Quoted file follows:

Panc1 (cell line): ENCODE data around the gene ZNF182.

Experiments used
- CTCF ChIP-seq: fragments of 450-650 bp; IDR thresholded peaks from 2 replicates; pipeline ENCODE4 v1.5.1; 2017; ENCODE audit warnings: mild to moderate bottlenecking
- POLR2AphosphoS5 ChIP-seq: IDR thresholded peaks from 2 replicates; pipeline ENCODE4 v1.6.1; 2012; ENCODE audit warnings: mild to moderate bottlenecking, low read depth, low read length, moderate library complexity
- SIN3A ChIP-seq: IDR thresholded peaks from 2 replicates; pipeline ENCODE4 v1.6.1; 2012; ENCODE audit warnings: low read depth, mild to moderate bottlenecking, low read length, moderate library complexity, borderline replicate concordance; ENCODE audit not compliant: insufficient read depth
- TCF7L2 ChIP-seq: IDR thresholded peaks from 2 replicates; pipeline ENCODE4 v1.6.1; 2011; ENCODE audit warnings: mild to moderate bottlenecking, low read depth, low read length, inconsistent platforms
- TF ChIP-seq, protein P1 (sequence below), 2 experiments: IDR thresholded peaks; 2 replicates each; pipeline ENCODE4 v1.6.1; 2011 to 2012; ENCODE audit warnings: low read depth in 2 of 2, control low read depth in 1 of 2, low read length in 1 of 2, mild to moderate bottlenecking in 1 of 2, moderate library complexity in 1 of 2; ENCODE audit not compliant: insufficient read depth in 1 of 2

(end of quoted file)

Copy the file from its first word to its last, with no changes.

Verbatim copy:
Panc1 (cell line): ENCODE data around the gene ZNF182.

Experiments used
- CTCF ChIP-seq: fragments of 450-650 bp; IDR thresholded peaks from 2 replicates; pipeline ENCODE4 v1.5.1; 2017; ENCODE audit warnings: mild to moderate bottlenecking
- POLR2AphosphoS5 ChIP-seq: IDR thresholded peaks from 2 replicates; pipeline ENCODE4 v1.6.1; 2012; ENCODE audit warnings: mild to moderate bottlenecking, low read depth, low read length, moderate library complexity
- SIN3A ChIP-seq: IDR thresholded peaks from 2 replicates; pipeline ENCODE4 v1.6.1; 2012; ENCODE audit warnings: low read depth, mild to moderate bottlenecking, low read length, moderate library complexity, borderline replicate concordance; ENCODE audit not compliant: insufficient read depth
- TCF7L2 ChIP-seq: IDR thresholded peaks from 2 replicates; pipeline ENCODE4 v1.6.1; 2011; ENCODE audit warnings: mild to moderate bottlenecking, low read depth, low read length, inconsistent platforms
- TF ChIP-seq, protein P1 (sequence below), 2 experiments: IDR thresholded peaks; 2 replicates each; pipeline ENCODE4 v1.6.1; 2011 to 2012; ENCODE audit warnings: low read depth in 2 of 2, control low read depth in 1 of 2, low read length in 1 of 2, mild to moderate bottlenecking in 1 of 2, moderate library complexity in 1 of 2; ENCODE audit not compliant: insufficient read depth in 1 of 2